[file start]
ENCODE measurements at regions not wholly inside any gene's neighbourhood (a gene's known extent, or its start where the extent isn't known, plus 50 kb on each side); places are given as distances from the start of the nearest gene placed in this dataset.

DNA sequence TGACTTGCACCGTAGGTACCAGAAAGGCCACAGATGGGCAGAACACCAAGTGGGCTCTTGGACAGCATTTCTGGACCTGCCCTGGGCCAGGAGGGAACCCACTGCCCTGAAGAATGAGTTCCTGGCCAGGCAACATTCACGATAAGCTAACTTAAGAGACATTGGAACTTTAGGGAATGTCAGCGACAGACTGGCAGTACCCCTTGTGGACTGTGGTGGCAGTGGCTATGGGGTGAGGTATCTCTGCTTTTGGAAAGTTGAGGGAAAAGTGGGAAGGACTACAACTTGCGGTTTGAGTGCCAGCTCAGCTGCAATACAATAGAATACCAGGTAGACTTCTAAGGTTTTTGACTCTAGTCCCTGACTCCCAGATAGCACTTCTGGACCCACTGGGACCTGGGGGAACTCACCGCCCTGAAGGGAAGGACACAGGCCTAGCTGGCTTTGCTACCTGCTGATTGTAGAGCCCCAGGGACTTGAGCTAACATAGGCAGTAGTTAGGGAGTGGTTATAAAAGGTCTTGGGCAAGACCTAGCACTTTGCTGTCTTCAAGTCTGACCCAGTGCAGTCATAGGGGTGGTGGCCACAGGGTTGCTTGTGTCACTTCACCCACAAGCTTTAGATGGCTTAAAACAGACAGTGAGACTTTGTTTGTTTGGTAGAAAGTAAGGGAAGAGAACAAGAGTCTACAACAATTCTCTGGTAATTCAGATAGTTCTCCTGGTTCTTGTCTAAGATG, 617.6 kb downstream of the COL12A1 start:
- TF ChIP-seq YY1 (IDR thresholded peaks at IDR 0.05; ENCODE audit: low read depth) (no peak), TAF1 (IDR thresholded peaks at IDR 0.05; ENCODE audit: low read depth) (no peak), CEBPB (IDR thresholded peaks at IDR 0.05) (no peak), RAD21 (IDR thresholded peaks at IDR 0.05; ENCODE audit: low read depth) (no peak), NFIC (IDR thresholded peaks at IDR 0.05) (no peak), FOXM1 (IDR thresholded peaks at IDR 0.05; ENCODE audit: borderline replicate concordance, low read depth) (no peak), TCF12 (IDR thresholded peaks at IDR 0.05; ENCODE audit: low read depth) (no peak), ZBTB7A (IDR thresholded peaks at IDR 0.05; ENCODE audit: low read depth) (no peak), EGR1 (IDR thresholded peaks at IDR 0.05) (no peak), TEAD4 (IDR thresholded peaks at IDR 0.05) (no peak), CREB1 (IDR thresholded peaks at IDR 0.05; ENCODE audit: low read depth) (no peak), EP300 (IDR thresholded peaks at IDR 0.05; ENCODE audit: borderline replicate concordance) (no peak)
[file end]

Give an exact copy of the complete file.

ENCODE measurements at regions not wholly inside any gene's neighbourhood (a gene's known extent, or its start where the extent isn't known, plus 50 kb on each side); places are given as distances from the start of the nearest gene placed in this dataset.

DNA sequence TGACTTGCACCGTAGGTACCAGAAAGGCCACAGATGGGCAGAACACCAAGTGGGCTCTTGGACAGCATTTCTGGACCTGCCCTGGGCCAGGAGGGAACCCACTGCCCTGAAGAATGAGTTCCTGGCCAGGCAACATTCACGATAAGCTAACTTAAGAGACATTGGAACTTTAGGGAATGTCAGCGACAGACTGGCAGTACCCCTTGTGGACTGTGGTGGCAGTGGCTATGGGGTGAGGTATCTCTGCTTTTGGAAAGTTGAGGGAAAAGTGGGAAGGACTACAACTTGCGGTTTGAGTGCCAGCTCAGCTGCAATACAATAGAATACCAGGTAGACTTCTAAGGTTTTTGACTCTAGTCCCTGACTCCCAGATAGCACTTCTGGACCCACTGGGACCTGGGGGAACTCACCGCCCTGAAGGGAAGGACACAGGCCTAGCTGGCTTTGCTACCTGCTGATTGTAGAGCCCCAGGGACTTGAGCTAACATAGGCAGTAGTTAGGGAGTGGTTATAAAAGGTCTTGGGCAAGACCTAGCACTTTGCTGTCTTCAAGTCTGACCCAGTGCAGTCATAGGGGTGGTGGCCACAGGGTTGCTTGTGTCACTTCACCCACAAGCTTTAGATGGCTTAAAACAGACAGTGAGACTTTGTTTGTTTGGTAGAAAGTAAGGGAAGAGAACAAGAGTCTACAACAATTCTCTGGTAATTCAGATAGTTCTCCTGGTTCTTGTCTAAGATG, 617.6 kb downstream of the COL12A1 start:
- TF ChIP-seq YY1 (IDR thresholded peaks at IDR 0.05; ENCODE audit: low read depth) (no peak), TAF1 (IDR thresholded peaks at IDR 0.05; ENCODE audit: low read depth) (no peak), CEBPB (IDR thresholded peaks at IDR 0.05) (no peak), RAD21 (IDR thresholded peaks at IDR 0.05; ENCODE audit: low read depth) (no peak), NFIC (IDR thresholded peaks at IDR 0.05) (no peak), FOXM1 (IDR thresholded peaks at IDR 0.05; ENCODE audit: borderline replicate concordance, low read depth) (no peak), TCF12 (IDR thresholded peaks at IDR 0.05; ENCODE audit: low read depth) (no peak), ZBTB7A (IDR thresholded peaks at IDR 0.05; ENCODE audit: low read depth) (no peak), EGR1 (IDR thresholded peaks at IDR 0.05) (no peak), TEAD4 (IDR thresholded peaks at IDR 0.05) (no peak), CREB1 (IDR thresholded peaks at IDR 0.05; ENCODE audit: low read depth) (no peak), EP300 (IDR thresholded peaks at IDR 0.05; ENCODE audit: borderline replicate concordance) (no peak)